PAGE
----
While America’s credit downgrade and rioting in London have grabbed the headlines, the financial crisis in the eurozone rumbles on.
The European Central Bank (ECB) moved Wednesday to buy Spanish and Italian bonds in the hope of staving off a spiral in debt costs or the need to bail out such large economies.
The move was widely viewed as a positive – if stopgap – measure, but market volatility continues.
Stocks across Europe have plunged amid worries that France is about to follow the US in losing its triple A-rating. The share dive, now affecting markets across the continent with France, Germany, and Spain slumping by more than five percent, is led by fears over bank solvency. Stock in France’s Société Générale alone dropped by almost 15 percent, followed by BNP Paribas and Credit Agricole losing up to 10 percent of their value.
To help stem the crisis, a growing number of European officials are calling for a truly European Union-wide solution to the eurozone’s woes. Even some euroskeptics now agree that the common currency needs to be supported by common fiscal policies that prevent member states from accumulating too much debt and requiring bailouts.
“That’s always the answer in Brussels,” says Dan Hannan, a member of Britain’s eurosceptic governing Conservative Party and a British member of the European Parliament. “Whatever the question is, the answer is ‘more Europe.’ If there’s a rainy day in Eindhoven, the answer is ‘more Europe.’ The problem with [an EU-wide fiscal policy] is, you cannot jam countries with wildly divergent needs into the same exchange rates and interest rates.”
A common fiscal policy?
While the euro is the de-facto EU currency, each of the eurozone’s seventeen constituent nation states sets its own fiscal policy.
Ireland’s famously low corporate tax rate of 12.5 percent, for instance, has attracted criticism from German Chancellor Angela Merkel and French President Nicolas Sarokzy.
Thus far Ireland has refused to budge, with Irish Prime Minister Enda Kenny last month dismissing calls for a “common corporate tax base” across the EU as “tax harmonization by the back door.”
‘Europe is still sexy’
Last month, President of the European Council, Herman Van Rompuy, declared: “Europe is still sexy.”
Mr. Van Rompuy said that the EU was in “good shape” as it continued to attract new members. But doubts remain about who would want to join the eurozone right now, particularly with unpopular austerity measures being imposed on Portugal, Ireland, and Greece in return for bailouts.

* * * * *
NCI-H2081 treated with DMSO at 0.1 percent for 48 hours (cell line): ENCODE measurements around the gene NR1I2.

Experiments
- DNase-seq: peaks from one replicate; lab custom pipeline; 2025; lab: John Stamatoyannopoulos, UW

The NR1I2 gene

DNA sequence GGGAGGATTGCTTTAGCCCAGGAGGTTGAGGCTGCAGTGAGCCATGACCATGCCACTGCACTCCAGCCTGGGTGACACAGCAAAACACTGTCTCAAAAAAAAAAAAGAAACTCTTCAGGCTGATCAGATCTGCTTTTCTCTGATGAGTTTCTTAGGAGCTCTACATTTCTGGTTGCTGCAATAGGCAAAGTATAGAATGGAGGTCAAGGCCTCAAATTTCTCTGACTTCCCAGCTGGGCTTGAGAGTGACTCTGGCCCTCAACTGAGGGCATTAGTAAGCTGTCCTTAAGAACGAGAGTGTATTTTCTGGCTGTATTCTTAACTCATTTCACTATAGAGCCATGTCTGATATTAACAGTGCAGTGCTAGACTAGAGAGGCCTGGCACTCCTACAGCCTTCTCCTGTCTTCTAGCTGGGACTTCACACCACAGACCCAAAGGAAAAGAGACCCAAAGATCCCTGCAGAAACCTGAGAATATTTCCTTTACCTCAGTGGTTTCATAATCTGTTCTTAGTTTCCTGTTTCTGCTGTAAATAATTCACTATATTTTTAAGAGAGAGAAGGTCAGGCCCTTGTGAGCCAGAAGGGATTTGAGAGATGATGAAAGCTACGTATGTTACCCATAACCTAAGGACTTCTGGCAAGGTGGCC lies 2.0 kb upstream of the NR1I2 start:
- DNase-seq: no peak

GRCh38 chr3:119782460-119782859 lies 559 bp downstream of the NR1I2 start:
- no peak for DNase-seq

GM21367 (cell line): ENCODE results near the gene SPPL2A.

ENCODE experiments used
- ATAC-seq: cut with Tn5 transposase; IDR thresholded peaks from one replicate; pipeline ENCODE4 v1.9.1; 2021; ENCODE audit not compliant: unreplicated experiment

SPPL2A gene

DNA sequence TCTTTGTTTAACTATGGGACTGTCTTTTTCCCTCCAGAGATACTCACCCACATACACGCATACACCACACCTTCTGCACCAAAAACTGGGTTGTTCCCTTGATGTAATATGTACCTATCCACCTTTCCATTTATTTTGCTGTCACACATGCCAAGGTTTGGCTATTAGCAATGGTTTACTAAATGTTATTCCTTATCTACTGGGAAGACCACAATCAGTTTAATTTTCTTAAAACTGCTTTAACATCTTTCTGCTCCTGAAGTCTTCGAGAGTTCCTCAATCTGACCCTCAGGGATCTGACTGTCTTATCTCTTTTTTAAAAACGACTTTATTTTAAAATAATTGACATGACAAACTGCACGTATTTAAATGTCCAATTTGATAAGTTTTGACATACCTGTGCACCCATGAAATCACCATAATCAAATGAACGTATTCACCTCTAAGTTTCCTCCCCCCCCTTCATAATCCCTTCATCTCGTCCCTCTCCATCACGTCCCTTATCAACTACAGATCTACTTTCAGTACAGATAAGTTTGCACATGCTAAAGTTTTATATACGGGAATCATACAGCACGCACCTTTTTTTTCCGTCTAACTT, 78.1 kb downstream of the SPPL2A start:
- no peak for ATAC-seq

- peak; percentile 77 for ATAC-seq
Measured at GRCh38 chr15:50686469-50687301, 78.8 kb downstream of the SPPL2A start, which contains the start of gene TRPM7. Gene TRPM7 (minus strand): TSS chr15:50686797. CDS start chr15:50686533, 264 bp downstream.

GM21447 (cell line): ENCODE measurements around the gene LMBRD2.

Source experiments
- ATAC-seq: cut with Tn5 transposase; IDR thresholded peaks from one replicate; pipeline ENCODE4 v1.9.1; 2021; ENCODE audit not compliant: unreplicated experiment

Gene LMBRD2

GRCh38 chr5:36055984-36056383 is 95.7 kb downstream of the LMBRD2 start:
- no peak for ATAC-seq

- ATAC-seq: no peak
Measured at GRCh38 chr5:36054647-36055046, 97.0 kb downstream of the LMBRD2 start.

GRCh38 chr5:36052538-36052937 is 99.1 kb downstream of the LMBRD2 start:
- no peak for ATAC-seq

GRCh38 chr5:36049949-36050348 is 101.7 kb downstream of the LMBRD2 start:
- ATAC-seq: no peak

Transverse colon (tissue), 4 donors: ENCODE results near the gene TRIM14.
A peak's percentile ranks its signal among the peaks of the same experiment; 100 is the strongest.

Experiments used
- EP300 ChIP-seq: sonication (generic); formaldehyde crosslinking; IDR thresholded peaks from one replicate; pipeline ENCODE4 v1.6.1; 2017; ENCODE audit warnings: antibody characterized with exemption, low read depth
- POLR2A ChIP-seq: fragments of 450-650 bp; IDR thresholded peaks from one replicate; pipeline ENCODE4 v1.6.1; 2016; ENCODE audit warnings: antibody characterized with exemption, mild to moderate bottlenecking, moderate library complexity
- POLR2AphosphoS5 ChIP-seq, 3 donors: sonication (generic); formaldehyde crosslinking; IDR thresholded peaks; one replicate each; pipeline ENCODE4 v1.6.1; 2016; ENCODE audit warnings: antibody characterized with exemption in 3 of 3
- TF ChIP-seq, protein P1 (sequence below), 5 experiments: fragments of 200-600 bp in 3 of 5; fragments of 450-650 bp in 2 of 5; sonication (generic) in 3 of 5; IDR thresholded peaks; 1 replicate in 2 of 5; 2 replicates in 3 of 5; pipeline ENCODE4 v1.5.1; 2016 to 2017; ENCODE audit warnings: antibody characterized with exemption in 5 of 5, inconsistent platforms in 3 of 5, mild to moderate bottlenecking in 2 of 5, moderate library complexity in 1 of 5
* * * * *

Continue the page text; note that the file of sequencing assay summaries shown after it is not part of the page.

In June, ECB president Jean-Claude Trichet called for a single eurozone finance ministry to be created, a move that would centralize taxation and spending powers above the level of national governments.
Such a move seems unlikely, but lesser calls are getting a hearing. Rather than just buying bonds issued by individual eurozone nations, as is happening now, many are calling for the ECB to issue its own “eurobonds.”
Political integration is a logical outcome of currency union, says George Magnus, an economist with Swiss bank UBS who predicted the global economic crash.
“What we’ve learned from the eruption of this crisis – well it’s not really learning, we knew this before, that monetary union on its own probably doesn’t make a union of countries viable – is that you’ve got to have some degree of integration of budgetary and fiscal policy, which speaks to some kind of political union as well,” says Mr. Magnus. “Integration is clearly where the crisis is driving the eurozone. But it’s not clear to me, or, I don’t think, to anybody really, how far this process of integration will go.”
One call for EU integration came from an unlikely source.
On Monday, British Finance Minister George Osborne called for closer fiscal ties within the eurozone, despite his country being outside the single currency.
“Eurozone countries need to accept the remorseless logic of monetary union that leads from a single currency to greater fiscal integration,” wrote Mr. Osborne in the Daily Telegraph. “Solutions such as eurobonds now require serious consideration if investors are to be convinced about the long-term future of the currency.”
“Eurobonds” are just one suggested method of stabilizing affairs – others include pan-European taxes and transforming the €440 billion ($625 billion) European Financial Stability Facility “bailout fund” into a more comprehensive European Monetary Fund valued at up to €2 trillion ($2.8 trillion) and complete with powers of national budgetary oversight – but they all hinge on countries ceding authority to Brussels.
Despite this, Professor Brian Lucey, economist at Trinity College Dublin, says “more Europe” may not be popular, but it’s the only option.
“I think the only feasible answer is ‘more Europe,’ he says. “There are two poles: break-up of the euro is one, but too much has been invested politically for that to happen. The other, equally toxic politically, is a fully integrated Europe taking on a political composition like that of the US or perhaps Switzerland.”
Mr. Lucey says tighter integration cannot be to the point of anything approaching statehood but that failure to recognize the need for fiscal integration is what is now being played-out.
“The euro should have been an outcome of greater fiscal co-ordination,” says Lucey. “We put the cart before the horse. A horse can push a cart, but it doesn’t do it very well.”